The Universe, neutrinos, matter and antimatter – with Dr Patrick Dunne
public in-person lecture
Neutrinos: understanding why the universe is made of matter and not antimatter.
Dr Patrick Dunne, UKRI Future Leaders Fellow (Advanced Research Fellow), Faculty of Natural Sciences, Department of Physics, Imperial College London
One of the big questions in physics is why the Universe around us is dominated by matter with almost no antimatter present. The only known differences between the behaviour of matter and antimatter, are orders of magnitude smaller than would be needed to explain this cosmic imbalance. One of the last places in our theory of particle physics where these differences could be is in a process called neutrino oscillations, where particles called neutrinos change as they travel. Measurements of this phenomenon with the required precision to see these differences have only recently become experimentally possible.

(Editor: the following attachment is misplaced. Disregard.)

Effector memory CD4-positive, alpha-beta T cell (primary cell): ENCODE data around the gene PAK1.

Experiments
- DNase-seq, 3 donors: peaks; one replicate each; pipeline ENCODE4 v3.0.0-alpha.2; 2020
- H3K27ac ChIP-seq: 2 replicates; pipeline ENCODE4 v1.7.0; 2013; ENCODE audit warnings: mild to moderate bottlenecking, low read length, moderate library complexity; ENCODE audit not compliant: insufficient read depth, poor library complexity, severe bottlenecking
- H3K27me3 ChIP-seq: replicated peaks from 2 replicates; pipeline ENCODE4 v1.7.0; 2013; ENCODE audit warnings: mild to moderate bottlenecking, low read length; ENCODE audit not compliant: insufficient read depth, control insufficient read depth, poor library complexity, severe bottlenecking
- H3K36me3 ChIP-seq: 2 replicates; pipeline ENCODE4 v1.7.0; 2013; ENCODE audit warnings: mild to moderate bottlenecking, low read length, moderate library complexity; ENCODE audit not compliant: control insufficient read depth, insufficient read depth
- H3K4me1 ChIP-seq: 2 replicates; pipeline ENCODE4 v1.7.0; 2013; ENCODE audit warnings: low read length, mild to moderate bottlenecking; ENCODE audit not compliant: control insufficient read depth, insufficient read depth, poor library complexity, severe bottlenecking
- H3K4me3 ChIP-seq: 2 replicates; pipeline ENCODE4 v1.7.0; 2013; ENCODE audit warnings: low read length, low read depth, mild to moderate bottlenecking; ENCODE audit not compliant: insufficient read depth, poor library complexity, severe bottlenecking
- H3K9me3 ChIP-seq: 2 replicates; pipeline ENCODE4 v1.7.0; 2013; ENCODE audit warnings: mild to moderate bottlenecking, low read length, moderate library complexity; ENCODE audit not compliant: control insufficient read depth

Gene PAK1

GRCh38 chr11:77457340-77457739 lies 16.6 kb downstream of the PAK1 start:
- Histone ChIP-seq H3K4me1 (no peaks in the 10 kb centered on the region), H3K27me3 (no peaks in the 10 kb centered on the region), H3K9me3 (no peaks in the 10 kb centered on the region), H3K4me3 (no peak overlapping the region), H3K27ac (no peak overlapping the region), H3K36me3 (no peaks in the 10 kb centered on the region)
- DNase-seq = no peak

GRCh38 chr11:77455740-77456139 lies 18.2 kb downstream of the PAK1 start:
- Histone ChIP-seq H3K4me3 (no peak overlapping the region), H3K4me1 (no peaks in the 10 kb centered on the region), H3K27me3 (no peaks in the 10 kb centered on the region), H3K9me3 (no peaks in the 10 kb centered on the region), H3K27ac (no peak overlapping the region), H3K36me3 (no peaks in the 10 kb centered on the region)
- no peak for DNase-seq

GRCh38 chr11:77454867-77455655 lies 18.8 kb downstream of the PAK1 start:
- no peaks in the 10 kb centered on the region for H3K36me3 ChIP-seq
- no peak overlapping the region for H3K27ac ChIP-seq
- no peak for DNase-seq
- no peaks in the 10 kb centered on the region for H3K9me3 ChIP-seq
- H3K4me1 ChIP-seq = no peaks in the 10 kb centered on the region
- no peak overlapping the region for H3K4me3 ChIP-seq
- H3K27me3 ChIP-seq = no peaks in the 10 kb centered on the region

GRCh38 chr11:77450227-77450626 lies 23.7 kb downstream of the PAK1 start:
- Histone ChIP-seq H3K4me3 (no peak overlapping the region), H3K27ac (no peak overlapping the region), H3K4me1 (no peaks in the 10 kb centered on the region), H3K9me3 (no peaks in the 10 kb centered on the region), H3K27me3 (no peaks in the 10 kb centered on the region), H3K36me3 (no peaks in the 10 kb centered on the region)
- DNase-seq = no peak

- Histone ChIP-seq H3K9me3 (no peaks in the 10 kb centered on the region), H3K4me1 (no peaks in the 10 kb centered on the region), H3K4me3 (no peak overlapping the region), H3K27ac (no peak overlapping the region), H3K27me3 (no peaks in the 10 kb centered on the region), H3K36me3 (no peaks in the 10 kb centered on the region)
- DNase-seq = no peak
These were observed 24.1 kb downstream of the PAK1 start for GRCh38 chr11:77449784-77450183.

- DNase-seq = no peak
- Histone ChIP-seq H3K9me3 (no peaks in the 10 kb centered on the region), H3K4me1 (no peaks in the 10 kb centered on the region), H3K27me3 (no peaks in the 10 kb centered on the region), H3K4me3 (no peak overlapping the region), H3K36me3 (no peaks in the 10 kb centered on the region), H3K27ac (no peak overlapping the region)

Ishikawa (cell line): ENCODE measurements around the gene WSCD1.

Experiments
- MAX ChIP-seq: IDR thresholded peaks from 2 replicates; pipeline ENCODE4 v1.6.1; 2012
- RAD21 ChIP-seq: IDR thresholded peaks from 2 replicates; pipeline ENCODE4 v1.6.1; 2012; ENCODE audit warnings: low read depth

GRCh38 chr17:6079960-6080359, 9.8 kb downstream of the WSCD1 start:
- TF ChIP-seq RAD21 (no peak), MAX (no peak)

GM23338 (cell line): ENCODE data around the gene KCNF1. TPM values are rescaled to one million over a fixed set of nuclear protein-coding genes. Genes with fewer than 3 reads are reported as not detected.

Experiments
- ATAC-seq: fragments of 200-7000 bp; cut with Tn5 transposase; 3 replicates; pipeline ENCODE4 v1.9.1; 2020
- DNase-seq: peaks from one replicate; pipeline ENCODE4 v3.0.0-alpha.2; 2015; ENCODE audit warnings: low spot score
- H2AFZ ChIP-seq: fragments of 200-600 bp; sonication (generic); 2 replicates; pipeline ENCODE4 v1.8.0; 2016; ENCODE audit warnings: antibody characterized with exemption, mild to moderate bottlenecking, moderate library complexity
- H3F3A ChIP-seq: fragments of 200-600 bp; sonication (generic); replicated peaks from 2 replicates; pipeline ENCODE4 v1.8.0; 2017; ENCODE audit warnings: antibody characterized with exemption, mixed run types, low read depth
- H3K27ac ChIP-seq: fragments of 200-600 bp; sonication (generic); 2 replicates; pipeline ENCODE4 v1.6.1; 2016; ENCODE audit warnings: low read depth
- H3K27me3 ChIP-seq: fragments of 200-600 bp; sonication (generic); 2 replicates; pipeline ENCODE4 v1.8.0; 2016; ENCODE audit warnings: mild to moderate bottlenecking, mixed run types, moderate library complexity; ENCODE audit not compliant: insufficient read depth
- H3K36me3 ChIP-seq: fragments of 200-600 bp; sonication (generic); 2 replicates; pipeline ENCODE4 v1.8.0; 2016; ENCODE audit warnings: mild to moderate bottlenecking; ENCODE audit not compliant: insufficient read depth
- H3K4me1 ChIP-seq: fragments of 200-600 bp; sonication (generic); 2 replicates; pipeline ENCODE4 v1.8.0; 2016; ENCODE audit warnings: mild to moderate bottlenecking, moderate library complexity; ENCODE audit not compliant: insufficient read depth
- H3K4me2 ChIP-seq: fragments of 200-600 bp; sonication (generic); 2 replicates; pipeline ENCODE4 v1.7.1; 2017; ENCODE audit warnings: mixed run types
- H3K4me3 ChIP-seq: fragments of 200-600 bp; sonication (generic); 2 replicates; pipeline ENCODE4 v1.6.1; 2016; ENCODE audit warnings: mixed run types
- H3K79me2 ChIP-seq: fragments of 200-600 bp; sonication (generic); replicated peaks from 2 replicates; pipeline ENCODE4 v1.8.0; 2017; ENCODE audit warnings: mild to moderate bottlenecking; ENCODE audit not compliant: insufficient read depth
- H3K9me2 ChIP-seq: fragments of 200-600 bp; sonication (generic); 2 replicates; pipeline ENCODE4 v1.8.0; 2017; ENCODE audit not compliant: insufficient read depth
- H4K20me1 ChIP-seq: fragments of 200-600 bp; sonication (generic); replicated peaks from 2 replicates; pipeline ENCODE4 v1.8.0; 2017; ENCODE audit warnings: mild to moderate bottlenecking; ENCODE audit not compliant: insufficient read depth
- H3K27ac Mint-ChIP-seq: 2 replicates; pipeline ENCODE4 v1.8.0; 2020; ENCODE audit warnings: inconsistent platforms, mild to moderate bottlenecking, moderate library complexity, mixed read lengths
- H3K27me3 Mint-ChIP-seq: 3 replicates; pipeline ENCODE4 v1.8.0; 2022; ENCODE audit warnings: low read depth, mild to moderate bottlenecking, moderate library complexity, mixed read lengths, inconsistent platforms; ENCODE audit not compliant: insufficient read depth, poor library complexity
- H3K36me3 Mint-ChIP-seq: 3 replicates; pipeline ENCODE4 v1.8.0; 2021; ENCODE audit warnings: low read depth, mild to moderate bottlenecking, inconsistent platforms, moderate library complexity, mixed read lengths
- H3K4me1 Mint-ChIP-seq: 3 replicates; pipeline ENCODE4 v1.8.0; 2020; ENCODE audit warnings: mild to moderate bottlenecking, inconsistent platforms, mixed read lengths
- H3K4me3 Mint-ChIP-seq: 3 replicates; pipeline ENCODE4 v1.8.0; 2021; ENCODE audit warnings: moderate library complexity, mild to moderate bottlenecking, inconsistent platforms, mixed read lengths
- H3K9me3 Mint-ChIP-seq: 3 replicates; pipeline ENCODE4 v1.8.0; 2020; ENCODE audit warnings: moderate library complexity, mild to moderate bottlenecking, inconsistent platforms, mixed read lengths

The T2K experiment in Japan fires a beam of neutrinos 300km from one side of Japan to the other and has over the last few years released the first indications that neutrino oscillations have large amounts of matter-antimatter difference (published on the cover of Nature in April 2020). This talk will describe the discovery of the neutrino, neutrino oscillations, the hundreds of km long experiments that are used to measure them, and the experimental effort to take our indications to a definitive discovery and precision measurement of the phenomenon.